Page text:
President Trump almost never talks about his mother, Mary. He’s usually eager to talk about what a great businessman his father was, but not so when the subject is his mother. And a new report from Politico suggests why that might be.
Politico interviewed some of Trump’s childhood friends and business associates, along with some psychologists, in order to get a more fulsome sense of Trump’s relationship with his mother, which many suggest is the most important of all relationships when it comes to shaping a child’s personality.
According to friends who knew the Trump family, Mary Trump was a distant figure in the future president’s life. Childhood friend Mark Golding recalled:
“When I would play with Donald, his father would be around and watch him play. His mom didn’t interact in that way.”
Mary Trump gave birth to a total of five children between the years of 1937 and 1948. When Donald was still a toddler, she nearly died from severe hemorrhaging and an abdominal infection she incurred while giving birth to her youngest son, Robert. Mark Smaller, former president of the American Psychoanalytic Association, thinks the serious illness of Trump’s mother may have had an impact on young Donald:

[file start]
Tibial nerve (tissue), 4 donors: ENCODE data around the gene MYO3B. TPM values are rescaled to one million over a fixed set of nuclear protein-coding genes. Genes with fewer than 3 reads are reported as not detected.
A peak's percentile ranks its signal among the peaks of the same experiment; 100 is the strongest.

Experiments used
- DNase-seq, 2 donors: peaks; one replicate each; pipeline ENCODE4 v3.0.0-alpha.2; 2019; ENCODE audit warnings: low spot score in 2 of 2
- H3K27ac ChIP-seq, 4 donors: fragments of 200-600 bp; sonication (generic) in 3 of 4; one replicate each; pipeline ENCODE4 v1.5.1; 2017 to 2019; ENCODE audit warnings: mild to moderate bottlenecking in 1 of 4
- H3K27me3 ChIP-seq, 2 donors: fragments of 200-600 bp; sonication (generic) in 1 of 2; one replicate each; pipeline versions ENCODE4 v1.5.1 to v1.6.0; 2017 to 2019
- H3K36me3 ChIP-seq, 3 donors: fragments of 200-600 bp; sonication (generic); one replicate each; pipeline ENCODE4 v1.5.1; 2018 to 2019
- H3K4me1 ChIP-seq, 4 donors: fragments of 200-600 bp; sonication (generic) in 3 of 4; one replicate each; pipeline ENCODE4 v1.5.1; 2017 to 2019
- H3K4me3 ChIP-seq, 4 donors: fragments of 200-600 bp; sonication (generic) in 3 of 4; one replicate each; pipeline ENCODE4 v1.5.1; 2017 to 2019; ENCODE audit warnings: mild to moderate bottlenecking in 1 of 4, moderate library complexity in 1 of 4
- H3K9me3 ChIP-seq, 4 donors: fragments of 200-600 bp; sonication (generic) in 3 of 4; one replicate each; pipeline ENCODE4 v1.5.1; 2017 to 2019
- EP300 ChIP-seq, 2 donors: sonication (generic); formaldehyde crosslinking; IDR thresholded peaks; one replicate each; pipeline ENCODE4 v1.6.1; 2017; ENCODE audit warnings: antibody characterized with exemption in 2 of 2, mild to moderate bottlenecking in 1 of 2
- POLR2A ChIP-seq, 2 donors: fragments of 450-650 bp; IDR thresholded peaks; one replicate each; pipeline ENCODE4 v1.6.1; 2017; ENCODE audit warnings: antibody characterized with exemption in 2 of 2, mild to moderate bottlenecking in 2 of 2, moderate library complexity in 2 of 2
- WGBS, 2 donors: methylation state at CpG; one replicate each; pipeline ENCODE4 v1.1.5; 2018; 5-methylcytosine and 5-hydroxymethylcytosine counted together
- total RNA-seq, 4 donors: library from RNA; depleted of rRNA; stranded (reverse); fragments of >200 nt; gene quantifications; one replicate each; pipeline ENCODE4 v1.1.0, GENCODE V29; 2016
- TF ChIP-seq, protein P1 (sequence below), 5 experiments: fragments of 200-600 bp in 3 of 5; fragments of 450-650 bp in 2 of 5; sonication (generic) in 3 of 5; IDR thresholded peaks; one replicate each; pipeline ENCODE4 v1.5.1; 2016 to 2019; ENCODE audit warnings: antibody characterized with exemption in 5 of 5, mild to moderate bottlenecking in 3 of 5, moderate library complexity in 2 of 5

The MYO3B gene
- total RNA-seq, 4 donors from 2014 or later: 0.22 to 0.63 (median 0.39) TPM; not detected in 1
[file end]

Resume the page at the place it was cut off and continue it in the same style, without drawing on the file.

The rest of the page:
“A 2½-year-old is going through a process of becoming more autonomous, a little bit more independent from the mother. If there is a disruption or a rupture in the connection, it would have had an impact on the sense of self, the sense of security, the sense of confidence.”
Psychiatrist Leonard Cruz echoed Smaller’s comments:
“From a child’s perspective, they’ve experienced the withdrawal of a mothering figure. It might evoke ways of acting that are increasingly bombastic and attention-seeking. The child becomes almost exaggerated in the ways they try to court attention.
“I’m not speaking specifically about Donald Trump,” he added, “but boy … “
In an interview she gave in 1990, Mary Trump was asked about her son, Donald, who was in the middle of a divorce and deeply in debt. She commented:
“What kind of son have I created?”
Perhaps that question is best answered by former APA president Prudence Gourguechon, who told Politico:
“Your mother helps you identify your feelings and develop a cognitive structure so you don’t have to act on them immediately, and I think it’s fair to say that the capacity for empathy develops through your maternal relationship.”
The inability to act judiciously on your feelings and a lack of empathy. Sounds a great deal like the man we now know as the 45th President of the United States.
This article was originally published by the same author at LiberalAmerica.org